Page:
Subsidizing the college track has also distorted the job market for lower-income Americans by inflating the number of degreed job applicants, thereby imposing artificial degree requirements for entry-level positions, often without corresponding salary increases. Two generations of young people have now faced the unpleasant choice between going into ever-higher debt in order to credential themselves for many of the same jobs that once didn’t require it, and refusing to take the college route but competing for a shrinking pool of jobs that don’t ask for a degree. We’ve put everyone on a credentialing treadmill that ratchets up in incline level every half-decade. 

And now, to add insult to injury, those who picked the latter option are expected to chip in to pay off the tuition tab of their degreed but underemployed high school classmates, and also to support a university staffed by well-paid academics who regard them as deplorable.

Since the origins of the Great Society, our government decided that going to college was an intrinsic good for everyone. We have backed up that belief with trillions of taxpayer dollars, at the expense of other routes to a successful life. That choice, the cost of which is now borne by people who avoided both the debt and the indoctrination that come with a degree, has worked out great for cultural revolutionaries granted the power to ideologically certify the entire workforce of elite institutions. For everyone else, there’s not much in the bargain.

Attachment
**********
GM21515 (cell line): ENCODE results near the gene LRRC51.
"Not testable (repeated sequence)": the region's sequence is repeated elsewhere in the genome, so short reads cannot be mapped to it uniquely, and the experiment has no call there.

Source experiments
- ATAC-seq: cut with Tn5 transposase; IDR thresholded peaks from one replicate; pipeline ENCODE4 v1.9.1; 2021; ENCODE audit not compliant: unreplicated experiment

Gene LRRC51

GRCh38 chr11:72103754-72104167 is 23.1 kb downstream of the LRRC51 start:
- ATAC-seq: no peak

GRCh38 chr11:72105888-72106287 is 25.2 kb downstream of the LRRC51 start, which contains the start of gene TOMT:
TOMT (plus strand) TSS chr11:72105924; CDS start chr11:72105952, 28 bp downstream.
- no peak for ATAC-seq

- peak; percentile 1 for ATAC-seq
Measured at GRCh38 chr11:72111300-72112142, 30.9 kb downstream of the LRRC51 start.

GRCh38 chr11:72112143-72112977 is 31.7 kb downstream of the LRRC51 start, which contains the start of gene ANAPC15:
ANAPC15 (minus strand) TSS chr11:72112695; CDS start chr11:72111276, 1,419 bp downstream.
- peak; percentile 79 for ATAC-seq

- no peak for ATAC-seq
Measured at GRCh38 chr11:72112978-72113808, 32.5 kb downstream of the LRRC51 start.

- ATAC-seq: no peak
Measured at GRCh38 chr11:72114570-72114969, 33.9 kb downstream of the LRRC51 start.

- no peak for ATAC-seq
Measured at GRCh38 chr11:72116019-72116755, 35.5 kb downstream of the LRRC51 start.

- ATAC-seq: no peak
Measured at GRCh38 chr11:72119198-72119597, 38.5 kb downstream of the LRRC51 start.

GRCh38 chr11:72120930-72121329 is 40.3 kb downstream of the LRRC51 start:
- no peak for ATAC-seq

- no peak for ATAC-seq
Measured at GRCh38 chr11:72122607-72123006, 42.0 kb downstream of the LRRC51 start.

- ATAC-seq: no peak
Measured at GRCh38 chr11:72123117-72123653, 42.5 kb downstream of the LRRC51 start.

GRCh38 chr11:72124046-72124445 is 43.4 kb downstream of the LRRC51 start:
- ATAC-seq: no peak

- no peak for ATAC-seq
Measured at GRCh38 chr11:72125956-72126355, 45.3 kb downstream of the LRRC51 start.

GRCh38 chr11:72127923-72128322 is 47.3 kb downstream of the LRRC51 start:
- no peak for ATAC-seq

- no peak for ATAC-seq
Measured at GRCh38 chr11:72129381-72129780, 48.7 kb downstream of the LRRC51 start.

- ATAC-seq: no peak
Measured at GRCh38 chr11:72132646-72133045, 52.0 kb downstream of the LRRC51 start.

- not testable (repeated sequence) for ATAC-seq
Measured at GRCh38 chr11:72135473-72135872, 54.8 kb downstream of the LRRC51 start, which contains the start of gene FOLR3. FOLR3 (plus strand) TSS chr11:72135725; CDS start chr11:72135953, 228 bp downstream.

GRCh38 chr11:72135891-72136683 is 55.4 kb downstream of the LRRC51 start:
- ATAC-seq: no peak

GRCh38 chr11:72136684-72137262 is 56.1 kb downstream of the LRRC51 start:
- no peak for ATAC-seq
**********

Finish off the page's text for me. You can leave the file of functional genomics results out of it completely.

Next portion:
Ex-IRS Whistleblower Says Middle Class Targeted Under Inflation Bill

William Henck, a former Internal Revenue Service lawyer who was forced out after making allegations of internal malfeasance, said the government will target middle-income Americans with new audits under the Inflation Reduction Act.

Henck, who worked at the IRS for 30 years until departing in 2017, slammed the IRS and others who have argued additional funding would only result in increased audits for billionaires and corporations. The Inflation Reduction Act, which President Biden signed into law , would nearly double the IRS’ budget, appropriating an additional $79 billion to the agency over the next decade.

“The idea that they’re going to open things up and go after these big billionaires and large corporations is quite frankly bulls–t,” Henck told FOX Business in an interview. “It’s not going to happen. They’re going to give themselves bonuses and promotions and really nice conferences.”

“The big corporations and the billionaires are probably sitting back laughing right now,” he continued.

Henck added that he thought it was “insane” to double the agency’s budget. He said the IRS will target businesses who don’t have enough money to hire Washington lobbyists.